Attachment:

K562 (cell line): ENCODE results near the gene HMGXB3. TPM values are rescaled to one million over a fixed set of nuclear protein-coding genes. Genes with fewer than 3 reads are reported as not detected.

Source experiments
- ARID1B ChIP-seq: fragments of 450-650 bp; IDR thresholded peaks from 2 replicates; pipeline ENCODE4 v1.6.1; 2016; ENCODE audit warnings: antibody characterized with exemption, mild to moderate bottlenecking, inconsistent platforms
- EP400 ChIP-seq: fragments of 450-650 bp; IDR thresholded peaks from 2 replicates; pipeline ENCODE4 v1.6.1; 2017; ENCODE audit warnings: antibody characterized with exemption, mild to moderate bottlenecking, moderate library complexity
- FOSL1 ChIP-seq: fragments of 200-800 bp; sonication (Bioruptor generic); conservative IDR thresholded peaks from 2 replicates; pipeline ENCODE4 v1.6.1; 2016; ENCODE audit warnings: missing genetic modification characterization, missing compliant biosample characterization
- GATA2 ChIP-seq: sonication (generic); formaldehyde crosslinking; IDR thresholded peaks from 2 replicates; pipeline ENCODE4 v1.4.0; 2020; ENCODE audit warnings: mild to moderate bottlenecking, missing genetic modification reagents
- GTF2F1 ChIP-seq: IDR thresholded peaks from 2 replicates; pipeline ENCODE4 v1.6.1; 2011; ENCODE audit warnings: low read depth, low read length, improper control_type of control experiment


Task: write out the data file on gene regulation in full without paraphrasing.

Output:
K562 (cell line): ENCODE results near the gene HMGXB3. TPM values are rescaled to one million over a fixed set of nuclear protein-coding genes. Genes with fewer than 3 reads are reported as not detected.

Source experiments
- ARID1B ChIP-seq: fragments of 450-650 bp; IDR thresholded peaks from 2 replicates; pipeline ENCODE4 v1.6.1; 2016; ENCODE audit warnings: antibody characterized with exemption, mild to moderate bottlenecking, inconsistent platforms
- EP400 ChIP-seq: fragments of 450-650 bp; IDR thresholded peaks from 2 replicates; pipeline ENCODE4 v1.6.1; 2017; ENCODE audit warnings: antibody characterized with exemption, mild to moderate bottlenecking, moderate library complexity
- FOSL1 ChIP-seq: fragments of 200-800 bp; sonication (Bioruptor generic); conservative IDR thresholded peaks from 2 replicates; pipeline ENCODE4 v1.6.1; 2016; ENCODE audit warnings: missing genetic modification characterization, missing compliant biosample characterization
- GATA2 ChIP-seq: sonication (generic); formaldehyde crosslinking; IDR thresholded peaks from 2 replicates; pipeline ENCODE4 v1.4.0; 2020; ENCODE audit warnings: mild to moderate bottlenecking, missing genetic modification reagents
- GTF2F1 ChIP-seq: IDR thresholded peaks from 2 replicates; pipeline ENCODE4 v1.6.1; 2011; ENCODE audit warnings: low read depth, low read length, improper control_type of control experiment